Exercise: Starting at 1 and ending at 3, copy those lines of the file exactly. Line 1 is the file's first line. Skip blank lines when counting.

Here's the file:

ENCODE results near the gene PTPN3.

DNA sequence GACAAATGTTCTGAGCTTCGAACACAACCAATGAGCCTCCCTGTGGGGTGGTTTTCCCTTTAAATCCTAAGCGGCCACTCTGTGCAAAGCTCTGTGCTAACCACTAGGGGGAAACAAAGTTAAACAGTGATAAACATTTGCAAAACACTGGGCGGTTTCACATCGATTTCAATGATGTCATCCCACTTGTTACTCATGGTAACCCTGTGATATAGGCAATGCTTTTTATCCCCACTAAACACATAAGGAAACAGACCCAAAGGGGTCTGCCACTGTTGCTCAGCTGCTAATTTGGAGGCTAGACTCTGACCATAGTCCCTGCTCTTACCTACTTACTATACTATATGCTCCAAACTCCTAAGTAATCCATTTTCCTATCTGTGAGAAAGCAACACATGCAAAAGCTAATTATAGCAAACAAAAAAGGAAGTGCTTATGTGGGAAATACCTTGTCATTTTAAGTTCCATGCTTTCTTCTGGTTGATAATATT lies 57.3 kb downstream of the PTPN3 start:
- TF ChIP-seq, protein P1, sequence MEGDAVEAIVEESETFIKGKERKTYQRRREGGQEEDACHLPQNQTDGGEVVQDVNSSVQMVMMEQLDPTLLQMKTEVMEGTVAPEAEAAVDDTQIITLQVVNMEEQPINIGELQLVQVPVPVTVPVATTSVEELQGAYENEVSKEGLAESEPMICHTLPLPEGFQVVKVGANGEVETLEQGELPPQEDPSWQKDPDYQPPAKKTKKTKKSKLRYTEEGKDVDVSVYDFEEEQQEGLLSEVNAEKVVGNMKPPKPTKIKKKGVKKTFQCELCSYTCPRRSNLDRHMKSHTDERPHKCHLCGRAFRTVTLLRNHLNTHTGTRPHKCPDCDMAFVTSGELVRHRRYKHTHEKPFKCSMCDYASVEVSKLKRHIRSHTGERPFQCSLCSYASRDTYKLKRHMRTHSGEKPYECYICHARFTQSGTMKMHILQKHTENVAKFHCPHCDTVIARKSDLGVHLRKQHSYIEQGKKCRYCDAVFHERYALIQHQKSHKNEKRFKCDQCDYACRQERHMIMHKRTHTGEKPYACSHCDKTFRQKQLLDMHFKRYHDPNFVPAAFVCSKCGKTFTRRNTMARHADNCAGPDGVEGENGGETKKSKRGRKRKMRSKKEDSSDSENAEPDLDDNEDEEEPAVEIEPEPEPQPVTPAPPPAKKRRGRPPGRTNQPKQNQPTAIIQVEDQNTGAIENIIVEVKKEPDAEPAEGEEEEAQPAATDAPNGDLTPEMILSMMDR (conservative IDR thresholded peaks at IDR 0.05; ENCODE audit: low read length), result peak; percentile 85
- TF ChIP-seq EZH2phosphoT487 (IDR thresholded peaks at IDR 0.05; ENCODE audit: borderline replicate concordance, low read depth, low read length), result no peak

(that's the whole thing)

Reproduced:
ENCODE results near the gene PTPN3.

DNA sequence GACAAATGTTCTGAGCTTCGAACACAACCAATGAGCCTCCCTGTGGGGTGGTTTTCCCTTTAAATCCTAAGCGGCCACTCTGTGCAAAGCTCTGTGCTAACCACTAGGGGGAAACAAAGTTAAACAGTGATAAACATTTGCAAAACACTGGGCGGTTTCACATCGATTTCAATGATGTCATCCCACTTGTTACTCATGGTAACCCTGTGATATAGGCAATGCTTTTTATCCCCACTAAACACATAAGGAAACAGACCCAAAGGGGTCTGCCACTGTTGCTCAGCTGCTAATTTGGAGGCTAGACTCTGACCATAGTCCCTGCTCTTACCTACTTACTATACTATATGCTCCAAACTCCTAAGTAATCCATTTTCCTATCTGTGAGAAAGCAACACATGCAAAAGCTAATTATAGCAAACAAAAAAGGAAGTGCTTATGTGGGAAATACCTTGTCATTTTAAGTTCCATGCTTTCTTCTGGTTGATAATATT lies 57.3 kb downstream of the PTPN3 start:
- TF ChIP-seq, protein P1, sequence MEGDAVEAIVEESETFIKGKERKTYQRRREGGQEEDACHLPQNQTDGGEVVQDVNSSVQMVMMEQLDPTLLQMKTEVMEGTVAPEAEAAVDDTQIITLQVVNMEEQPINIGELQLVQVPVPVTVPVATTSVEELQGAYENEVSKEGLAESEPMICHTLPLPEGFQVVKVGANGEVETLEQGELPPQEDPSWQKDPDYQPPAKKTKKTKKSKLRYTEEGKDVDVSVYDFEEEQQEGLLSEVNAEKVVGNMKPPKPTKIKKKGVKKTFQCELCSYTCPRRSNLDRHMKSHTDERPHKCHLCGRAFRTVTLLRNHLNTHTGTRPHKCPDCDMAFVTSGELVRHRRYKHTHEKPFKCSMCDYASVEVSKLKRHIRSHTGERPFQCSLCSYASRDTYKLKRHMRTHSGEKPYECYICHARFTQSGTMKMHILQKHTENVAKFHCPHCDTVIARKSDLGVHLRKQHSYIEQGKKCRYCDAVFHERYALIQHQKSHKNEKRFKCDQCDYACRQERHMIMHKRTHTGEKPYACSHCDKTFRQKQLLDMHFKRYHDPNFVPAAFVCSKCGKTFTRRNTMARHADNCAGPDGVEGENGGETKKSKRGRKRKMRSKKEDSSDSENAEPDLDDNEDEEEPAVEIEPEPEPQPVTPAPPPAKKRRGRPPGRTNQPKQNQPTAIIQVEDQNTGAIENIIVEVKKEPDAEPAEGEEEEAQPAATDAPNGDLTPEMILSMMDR (conservative IDR thresholded peaks at IDR 0.05; ENCODE audit: low read length), result peak; percentile 85